Kyle Netterfield, a lawyer who lives in Bothell, recently received a message from Seattle City Council member David Della that went something like this: "I noticed that you have donated money to my opponent Tim Burgess, so I'm calling to see if you'd be willing to also support and donate to my campaign for re-election to the council, with a donation of $500 to start...."
Netterfield, who donated $500 to Burgess in February, says he was insulted. "It struck me as underhanded that he would be calling me simply because I supported Tim," Netterfield says. "I don't live in Seattle. I've never been involved in a Seattle election in any way. There's simply no reason for the candidate himself to be calling me other than he got my name off [Burgess' contributors] list."
Netterfield says he supports open disclosure of campaign contributions, "but there's a side of it that's somewhat proprietary," he says. "Taking someone's list suggests that Della thinks contributions are a way to curry favor."
Another Burgess supporter—and longtime friend who spoke on condition of anonymity—says he also got the call. "I was surprised. I was amused. I did send [the voice message] along to Tim."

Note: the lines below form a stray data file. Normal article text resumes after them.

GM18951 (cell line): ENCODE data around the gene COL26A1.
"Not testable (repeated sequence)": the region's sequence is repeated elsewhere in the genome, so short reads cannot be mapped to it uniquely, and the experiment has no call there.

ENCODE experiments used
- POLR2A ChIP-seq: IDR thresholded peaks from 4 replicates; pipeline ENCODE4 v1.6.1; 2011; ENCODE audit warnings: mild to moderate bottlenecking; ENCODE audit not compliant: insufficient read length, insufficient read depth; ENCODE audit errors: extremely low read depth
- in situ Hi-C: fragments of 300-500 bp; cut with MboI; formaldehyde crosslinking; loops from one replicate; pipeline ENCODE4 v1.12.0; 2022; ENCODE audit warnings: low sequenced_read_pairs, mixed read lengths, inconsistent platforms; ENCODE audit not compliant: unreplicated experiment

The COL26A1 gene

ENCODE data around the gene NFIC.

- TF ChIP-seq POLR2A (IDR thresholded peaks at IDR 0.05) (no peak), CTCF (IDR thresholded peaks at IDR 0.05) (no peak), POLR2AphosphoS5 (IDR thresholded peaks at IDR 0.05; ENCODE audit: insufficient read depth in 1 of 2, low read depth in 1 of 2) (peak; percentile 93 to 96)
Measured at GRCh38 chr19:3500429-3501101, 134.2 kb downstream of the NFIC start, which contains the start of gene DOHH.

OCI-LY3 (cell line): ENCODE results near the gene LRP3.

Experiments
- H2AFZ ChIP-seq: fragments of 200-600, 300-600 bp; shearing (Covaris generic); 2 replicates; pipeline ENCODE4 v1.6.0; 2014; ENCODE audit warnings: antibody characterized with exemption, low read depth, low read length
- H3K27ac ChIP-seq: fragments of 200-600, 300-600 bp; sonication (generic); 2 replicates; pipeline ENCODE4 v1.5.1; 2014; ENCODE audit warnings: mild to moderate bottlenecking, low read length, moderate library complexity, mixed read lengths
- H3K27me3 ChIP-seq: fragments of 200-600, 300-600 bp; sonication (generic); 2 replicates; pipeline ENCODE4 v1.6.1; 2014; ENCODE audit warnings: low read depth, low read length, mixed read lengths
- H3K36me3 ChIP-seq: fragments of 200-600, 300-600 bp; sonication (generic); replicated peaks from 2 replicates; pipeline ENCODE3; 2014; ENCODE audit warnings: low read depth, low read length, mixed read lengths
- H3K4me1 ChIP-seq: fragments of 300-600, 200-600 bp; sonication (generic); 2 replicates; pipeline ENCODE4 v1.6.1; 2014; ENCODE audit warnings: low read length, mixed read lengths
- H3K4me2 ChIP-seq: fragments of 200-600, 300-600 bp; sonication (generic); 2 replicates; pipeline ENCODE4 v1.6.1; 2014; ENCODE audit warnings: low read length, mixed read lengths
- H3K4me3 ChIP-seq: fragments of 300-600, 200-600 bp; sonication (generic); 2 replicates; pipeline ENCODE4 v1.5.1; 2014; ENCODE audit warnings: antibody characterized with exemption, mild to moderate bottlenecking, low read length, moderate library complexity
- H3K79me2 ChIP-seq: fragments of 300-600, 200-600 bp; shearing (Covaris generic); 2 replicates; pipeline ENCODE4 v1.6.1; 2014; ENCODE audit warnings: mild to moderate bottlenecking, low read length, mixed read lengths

As of July 16, Della had raised more than $166,000 and Burgess more than $147,000. Asked if calling Burgess' donors is part of Della's strategy, Della's political consultant, Michael Grossman, notes that his client has upwards of 900 individual donors. "We are calling all sorts of people," he says, adding that it's "specious" to think there's a trend based on the anecdotes of a couple of people.
Local political consultant Blair Butterworth says dialing off your competitor's list can be a smart strategy, "as long as you have some sense about it. A lot of people who give play both sides. But you don't call the guy's mother just because she gave to the other person."